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Re: gcc compile-time performance
- From: Dara Hazeghi <dhazeghi at pacbell dot net>
- To: Neil Booth <neil at daikokuya dot demon dot co dot uk>, Andi Kleen <ak at suse dot de>
- Cc: gcc at gcc dot gnu dot org
- Date: Fri, 17 May 2002 06:47:07 -0700
- Subject: Re: gcc compile-time performance
- References: <email@example.com><firstname.lastname@example.org><20020516190955.GB2934@daikokuya.demon.co.uk>
On Thursday 16 May 2002 12:09 pm, Neil Booth wrote:
> Andi Kleen wrote:-
> > I guess the only way to avoid such things in the future would be to track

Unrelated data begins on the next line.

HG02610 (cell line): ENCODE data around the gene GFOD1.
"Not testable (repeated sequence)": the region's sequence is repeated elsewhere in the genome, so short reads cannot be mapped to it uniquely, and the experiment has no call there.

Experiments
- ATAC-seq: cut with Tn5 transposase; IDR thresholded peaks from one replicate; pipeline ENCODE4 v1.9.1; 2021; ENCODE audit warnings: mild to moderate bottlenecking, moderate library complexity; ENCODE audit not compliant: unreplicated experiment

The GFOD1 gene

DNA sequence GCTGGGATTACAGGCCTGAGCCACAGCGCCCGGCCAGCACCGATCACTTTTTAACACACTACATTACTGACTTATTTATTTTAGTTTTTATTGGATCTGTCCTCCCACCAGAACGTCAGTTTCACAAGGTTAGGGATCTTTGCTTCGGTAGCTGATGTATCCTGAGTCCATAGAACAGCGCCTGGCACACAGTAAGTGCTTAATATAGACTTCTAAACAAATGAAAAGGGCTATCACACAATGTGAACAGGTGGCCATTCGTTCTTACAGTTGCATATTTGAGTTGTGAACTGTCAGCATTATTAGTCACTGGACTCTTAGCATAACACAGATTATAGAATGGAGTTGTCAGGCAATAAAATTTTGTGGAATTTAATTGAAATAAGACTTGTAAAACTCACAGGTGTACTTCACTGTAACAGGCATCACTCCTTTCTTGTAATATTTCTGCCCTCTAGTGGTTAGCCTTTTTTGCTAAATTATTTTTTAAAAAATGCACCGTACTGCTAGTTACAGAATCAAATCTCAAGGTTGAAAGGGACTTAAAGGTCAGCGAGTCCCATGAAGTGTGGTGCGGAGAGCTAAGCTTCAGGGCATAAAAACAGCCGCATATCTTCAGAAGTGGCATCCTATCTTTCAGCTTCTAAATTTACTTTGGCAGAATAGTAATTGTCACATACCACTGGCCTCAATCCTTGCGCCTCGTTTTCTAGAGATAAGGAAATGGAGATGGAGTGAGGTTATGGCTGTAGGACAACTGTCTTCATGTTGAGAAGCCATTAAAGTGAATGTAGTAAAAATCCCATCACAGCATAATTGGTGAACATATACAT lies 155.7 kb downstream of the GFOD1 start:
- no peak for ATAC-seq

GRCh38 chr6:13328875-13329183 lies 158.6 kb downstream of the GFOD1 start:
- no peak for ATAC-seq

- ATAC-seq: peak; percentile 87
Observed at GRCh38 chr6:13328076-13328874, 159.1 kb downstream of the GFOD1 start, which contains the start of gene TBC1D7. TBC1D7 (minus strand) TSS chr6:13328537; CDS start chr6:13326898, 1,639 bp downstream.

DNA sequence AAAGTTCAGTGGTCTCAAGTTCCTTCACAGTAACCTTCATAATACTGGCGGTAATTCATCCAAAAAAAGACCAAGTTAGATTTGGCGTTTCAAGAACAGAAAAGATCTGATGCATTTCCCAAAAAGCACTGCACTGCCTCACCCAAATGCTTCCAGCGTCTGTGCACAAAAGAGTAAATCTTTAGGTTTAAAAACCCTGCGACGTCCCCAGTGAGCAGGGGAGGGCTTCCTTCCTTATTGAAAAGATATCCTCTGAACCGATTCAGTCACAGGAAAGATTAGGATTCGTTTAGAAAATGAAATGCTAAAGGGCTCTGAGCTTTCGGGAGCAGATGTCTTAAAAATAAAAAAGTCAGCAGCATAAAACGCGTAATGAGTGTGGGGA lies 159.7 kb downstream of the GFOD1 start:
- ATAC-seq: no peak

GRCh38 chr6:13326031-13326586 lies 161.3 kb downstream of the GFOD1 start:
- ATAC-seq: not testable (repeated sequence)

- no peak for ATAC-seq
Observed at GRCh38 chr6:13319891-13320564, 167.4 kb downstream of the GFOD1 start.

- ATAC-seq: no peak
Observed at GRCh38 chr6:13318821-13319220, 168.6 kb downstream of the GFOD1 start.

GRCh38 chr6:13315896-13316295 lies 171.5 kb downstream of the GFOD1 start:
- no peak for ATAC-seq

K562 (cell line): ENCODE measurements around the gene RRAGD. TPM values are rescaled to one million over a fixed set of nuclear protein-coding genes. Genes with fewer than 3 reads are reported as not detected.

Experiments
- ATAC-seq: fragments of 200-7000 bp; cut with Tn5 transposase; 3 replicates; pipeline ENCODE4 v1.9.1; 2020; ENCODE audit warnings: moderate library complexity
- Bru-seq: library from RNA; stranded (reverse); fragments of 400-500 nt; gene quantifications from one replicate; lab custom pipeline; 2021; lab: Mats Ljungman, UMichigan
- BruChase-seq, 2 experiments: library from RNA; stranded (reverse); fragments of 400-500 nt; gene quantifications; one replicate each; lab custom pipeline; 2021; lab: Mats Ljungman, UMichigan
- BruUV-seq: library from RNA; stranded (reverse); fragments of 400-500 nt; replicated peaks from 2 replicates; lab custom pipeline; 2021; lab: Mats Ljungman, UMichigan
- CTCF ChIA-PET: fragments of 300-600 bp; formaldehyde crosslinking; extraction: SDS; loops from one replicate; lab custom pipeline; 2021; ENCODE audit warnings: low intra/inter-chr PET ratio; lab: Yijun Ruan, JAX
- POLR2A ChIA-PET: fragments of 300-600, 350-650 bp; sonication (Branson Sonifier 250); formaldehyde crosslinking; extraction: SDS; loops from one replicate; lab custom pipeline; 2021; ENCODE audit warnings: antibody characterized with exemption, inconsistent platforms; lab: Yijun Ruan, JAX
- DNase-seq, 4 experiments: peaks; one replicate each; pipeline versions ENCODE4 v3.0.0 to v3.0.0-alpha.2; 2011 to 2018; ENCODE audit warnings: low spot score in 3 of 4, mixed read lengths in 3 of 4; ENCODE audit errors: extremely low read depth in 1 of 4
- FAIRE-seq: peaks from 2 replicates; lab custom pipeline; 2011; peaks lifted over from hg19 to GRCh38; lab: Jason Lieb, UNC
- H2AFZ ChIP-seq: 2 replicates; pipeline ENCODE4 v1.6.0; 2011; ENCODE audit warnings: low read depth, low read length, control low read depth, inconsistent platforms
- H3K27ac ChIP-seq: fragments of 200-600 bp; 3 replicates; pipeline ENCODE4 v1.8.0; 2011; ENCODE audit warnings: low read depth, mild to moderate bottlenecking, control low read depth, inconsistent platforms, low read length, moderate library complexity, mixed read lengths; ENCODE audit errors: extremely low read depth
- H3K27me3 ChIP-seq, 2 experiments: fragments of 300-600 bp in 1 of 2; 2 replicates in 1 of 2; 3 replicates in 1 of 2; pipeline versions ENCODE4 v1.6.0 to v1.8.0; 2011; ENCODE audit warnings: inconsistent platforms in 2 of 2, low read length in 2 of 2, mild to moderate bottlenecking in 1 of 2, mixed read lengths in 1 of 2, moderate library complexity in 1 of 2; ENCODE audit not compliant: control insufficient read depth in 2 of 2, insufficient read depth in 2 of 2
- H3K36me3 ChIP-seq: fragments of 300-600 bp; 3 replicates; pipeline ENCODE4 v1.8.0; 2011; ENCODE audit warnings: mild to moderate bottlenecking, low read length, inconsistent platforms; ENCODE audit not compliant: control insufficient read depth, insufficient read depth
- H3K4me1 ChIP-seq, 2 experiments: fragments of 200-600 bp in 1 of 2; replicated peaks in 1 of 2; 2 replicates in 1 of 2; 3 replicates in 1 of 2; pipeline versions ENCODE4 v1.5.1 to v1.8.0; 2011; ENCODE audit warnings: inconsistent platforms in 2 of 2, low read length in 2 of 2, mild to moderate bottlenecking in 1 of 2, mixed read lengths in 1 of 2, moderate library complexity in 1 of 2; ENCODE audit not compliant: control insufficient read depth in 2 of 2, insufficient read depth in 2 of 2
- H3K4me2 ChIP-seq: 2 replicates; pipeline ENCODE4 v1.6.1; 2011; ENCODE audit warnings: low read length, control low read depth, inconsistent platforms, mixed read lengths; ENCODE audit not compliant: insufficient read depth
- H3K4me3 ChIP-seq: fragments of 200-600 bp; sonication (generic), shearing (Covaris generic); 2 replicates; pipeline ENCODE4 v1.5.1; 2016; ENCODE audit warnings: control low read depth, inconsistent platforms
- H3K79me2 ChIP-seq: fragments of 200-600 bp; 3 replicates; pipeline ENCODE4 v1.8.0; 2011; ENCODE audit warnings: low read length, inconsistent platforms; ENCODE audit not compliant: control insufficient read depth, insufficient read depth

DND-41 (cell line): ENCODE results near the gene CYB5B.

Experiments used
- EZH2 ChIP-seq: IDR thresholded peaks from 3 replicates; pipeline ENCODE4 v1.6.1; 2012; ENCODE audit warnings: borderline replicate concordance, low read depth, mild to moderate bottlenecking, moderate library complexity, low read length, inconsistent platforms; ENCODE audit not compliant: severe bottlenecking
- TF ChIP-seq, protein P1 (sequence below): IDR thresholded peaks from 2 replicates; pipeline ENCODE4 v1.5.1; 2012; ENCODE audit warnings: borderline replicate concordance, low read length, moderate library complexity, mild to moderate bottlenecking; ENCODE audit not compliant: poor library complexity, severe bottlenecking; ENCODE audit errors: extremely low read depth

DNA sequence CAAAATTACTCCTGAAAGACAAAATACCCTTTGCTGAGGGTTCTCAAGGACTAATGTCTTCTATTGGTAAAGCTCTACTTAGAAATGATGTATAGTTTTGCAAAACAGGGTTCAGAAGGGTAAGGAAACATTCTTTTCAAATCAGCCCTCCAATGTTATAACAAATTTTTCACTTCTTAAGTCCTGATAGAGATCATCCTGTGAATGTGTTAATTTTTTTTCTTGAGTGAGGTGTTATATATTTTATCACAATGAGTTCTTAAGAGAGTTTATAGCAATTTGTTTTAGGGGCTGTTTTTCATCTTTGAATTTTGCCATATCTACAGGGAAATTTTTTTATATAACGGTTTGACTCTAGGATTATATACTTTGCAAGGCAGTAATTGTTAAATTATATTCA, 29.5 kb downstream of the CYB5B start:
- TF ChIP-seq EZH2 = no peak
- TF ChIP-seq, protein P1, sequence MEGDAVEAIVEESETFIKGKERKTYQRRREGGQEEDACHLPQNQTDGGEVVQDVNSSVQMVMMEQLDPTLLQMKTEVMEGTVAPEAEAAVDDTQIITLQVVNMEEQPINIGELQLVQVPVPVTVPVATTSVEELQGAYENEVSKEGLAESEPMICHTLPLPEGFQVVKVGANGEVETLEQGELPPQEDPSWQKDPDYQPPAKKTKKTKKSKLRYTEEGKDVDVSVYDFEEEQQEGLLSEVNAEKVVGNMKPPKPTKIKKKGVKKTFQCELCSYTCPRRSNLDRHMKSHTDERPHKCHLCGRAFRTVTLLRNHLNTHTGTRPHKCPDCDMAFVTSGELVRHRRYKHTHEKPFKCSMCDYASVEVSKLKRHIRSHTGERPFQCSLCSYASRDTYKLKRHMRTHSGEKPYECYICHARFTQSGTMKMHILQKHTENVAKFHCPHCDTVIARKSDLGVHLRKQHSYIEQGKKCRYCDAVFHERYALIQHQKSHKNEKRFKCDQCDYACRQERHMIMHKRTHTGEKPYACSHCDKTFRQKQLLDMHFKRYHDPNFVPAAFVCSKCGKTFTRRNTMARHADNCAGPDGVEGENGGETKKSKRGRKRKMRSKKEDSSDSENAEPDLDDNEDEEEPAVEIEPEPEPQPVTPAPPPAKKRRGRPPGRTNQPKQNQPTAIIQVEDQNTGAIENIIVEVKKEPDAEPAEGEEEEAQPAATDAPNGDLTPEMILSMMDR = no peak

> > the compiler performance of mainline (similar to how the performance of
> > the resulting code is tracked at http://www.suse.de/~aj/SPEC/index.html).
> > Then it would be obvious which changes caused bad performance
> > regressions.
> I suspect that might be a good idea.
I think the next problem would be to determine what is and isn't a relevant
test. Obviously gcc 18.104.22.168 works for testing the C front-end (heck, the SPEC
folks agree too...). Would it make sense to come up with a bunch of
"representative" applications for the various front-ends? Alternatively,
would it make more sense to track the compile time of the SPEC builds
(shouldn't be too difficult).
Now the other problem is how to distinguish noise from real compile-time
performance regressions, as much of the differences in performance up 'til
now seem to have most likely been a cumulative effect of hundreds of patches
(I have no data to back this up, just a personal opinion).
Just thinking out loud...